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South Oak Cliff High School resource center helps neighbors with vaccine registration

SOC's principal, staff, and alumni members are being proactive in trying to help residents in 75216. It's one of the city's most vulnerable COVID-19 hot spots.

DALLAS — The State of Texas is reopening back to 100 percent this week. Meantime, coronavirus outreach and prevention efforts continue across some communities in North Texas.

”We’ve had about 10 people walk in today,” Dallas ISD Community Liaison Derrick Battie said as he discussed the South Oak Cliff High School Community Resources Center.

Administrators, staff and alumni from South Oak Cliff High School have been using the Resource Center to help educate and register residents for the COVID-19 vaccine.

”Here at our resource center, not only are we offering registration for vaccinations, but we also offer food. We’ve offered water. We’ve given away five pallets of water just this past Sunday with an organization called No More Violence. We gave out over 1,200 meals,” Battie said.

RELATED: Thousands of Arlington ISD employees receive vaccine, other districts on deck

The Campus Resource Center began as a partnership with Frito-Lay about a year-and-a-half ago. The mission was to help the school with its homeless students. The coronavirus pandemic is allowing staff to address a greater community need through a variety of services.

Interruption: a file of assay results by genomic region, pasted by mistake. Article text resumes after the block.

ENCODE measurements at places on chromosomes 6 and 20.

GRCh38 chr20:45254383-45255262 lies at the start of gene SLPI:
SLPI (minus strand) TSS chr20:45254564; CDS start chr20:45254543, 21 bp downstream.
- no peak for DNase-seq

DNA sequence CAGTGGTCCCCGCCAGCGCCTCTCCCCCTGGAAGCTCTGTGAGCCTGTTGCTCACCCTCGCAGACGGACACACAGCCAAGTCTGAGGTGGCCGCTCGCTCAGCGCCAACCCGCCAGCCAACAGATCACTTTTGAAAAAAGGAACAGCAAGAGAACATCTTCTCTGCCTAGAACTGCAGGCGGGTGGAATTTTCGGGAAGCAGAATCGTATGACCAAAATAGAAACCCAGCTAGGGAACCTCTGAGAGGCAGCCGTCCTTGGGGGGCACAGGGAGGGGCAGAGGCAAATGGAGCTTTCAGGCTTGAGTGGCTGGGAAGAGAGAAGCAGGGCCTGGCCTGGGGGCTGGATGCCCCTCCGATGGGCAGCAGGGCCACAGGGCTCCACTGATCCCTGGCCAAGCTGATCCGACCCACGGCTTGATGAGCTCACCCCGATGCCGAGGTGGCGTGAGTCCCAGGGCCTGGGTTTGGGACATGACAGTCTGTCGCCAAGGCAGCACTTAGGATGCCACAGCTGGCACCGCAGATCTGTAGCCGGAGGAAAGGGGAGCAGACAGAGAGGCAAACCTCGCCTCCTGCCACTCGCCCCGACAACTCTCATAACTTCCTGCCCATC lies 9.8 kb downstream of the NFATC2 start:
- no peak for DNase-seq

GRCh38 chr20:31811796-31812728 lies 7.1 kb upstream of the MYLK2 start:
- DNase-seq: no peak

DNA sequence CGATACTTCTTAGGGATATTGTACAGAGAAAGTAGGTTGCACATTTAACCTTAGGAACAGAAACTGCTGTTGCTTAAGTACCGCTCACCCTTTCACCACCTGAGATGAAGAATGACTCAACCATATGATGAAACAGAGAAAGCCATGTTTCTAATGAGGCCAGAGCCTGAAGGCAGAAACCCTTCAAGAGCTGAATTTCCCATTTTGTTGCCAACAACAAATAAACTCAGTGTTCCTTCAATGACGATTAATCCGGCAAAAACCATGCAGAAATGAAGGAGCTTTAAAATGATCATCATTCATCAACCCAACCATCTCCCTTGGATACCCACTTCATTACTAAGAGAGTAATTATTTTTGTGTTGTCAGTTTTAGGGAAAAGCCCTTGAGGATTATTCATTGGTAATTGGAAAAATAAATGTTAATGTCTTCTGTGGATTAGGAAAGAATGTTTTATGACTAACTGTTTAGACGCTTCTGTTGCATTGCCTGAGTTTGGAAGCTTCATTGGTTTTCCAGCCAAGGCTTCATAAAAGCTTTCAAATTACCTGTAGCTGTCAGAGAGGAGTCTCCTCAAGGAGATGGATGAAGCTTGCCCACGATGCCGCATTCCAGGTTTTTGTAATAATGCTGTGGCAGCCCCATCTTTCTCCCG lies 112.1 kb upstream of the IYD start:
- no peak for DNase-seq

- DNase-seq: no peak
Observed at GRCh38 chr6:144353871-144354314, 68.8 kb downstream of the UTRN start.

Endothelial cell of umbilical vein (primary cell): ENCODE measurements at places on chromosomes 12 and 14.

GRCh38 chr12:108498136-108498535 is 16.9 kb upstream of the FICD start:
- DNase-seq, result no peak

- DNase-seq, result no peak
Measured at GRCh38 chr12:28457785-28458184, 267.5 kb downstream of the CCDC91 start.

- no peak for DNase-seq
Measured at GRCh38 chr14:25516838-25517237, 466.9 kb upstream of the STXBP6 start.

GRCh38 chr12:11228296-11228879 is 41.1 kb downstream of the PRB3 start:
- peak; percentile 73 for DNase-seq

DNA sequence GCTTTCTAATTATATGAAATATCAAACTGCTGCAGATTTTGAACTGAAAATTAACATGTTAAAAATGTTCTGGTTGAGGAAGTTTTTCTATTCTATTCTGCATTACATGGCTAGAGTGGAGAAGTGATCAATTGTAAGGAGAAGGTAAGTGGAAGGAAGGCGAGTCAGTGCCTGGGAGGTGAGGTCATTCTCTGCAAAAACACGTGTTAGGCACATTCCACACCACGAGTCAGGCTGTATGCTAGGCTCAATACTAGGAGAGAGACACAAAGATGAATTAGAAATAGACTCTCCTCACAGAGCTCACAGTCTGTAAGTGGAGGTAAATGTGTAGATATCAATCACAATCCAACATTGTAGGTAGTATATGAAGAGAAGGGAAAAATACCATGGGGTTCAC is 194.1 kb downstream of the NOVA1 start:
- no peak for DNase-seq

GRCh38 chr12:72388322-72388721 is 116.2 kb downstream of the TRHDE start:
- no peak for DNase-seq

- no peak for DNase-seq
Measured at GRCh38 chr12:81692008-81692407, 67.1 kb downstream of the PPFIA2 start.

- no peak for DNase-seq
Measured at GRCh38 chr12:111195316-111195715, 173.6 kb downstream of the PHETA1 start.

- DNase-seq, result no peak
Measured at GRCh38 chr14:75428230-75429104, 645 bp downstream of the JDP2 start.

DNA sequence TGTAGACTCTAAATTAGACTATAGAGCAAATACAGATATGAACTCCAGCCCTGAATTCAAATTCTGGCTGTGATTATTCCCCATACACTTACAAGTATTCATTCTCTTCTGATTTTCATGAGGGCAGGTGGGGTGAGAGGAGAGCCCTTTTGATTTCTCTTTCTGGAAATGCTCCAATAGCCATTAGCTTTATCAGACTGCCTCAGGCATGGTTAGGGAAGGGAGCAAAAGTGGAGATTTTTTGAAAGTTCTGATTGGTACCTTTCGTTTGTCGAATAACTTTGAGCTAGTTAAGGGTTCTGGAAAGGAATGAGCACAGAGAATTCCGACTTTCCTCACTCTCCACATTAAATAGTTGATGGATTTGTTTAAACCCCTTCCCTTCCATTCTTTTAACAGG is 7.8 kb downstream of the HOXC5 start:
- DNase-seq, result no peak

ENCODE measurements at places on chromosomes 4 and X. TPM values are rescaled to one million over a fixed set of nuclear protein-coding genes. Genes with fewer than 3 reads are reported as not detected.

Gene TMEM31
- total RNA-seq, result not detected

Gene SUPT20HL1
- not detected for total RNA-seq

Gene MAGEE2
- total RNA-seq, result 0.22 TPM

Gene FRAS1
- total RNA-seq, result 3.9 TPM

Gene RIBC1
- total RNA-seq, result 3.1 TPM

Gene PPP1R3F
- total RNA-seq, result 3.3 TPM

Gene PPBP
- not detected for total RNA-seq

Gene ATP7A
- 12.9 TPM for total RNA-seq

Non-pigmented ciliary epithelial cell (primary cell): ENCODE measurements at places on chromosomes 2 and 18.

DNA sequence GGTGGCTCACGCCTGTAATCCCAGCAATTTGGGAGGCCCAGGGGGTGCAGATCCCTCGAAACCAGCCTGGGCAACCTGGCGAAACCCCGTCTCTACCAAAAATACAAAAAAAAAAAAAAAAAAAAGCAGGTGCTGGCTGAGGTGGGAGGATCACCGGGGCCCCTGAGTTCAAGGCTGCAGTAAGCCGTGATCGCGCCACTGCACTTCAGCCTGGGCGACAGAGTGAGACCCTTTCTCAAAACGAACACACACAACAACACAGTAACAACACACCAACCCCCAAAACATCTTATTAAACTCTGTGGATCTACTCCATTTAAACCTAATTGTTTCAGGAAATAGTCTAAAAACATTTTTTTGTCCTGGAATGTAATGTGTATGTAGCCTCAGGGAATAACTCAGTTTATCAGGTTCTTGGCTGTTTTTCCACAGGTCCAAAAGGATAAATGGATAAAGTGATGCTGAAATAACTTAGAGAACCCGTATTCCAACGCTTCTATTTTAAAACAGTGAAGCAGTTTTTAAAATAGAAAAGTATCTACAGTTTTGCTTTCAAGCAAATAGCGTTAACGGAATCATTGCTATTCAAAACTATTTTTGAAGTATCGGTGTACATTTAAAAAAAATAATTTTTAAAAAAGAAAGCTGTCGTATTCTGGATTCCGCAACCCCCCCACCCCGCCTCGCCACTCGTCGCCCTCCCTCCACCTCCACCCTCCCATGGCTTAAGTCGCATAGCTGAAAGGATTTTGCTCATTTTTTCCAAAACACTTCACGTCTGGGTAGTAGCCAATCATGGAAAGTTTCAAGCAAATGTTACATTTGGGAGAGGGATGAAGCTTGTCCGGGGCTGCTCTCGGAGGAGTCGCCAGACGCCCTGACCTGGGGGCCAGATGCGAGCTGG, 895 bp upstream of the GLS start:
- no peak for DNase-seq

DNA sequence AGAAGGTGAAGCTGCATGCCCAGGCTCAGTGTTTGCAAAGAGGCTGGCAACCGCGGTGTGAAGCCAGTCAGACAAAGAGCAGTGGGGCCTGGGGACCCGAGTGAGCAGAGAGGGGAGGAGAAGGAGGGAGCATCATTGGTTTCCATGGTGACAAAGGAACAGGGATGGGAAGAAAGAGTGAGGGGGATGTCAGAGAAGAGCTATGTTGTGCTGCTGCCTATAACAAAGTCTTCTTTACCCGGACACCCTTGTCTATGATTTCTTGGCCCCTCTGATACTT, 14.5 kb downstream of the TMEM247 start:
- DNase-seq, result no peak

”We’re able to see the people come in and say we really want to get this shot,” Battie said.

School and community leaders believe the resources the school is providing are significant.

RELATED: Dallas County commissioner receives COVID-19 vaccine, encourages skeptics to get the shot

South Oak Cliff High School sits in the middle of zip code 75216. That ZIP code has been a hot spot for COVID-19 in Dallas County. At least 6,424 cases have been reported from that area during the pandemic, according to data collected by PCCI.

District 3 Councilman Casey Thomas chairs the city’s COVID-19 Task Force. He described the coronavirus cases across 75216 as deadly serious. Thomas said addressing disparities in vulnerable communities, during a health crisis, must be top of mind.

RELATED: COVID-19 updates: Dallas County reports 27 additional deaths, including woman in her 20s who died at home

”One of the things that is a stereotype is that people don’t want this vaccine who live in this ZIP code. That is completely untrue," Thomas added.

Proactive measures are a reason why the school’s principal, Willie Johnson, doesn’t want the efforts to stop at the campus.

“I think not only should we get them registered, this should be a site for vaccination. That’s what I’m pushing for,” Johnson explained.

The principal, and members of SOC Alumni Association are urging the City of Dallas to consider the campus as a neighborhood vaccine distribution site, as more doses become available.

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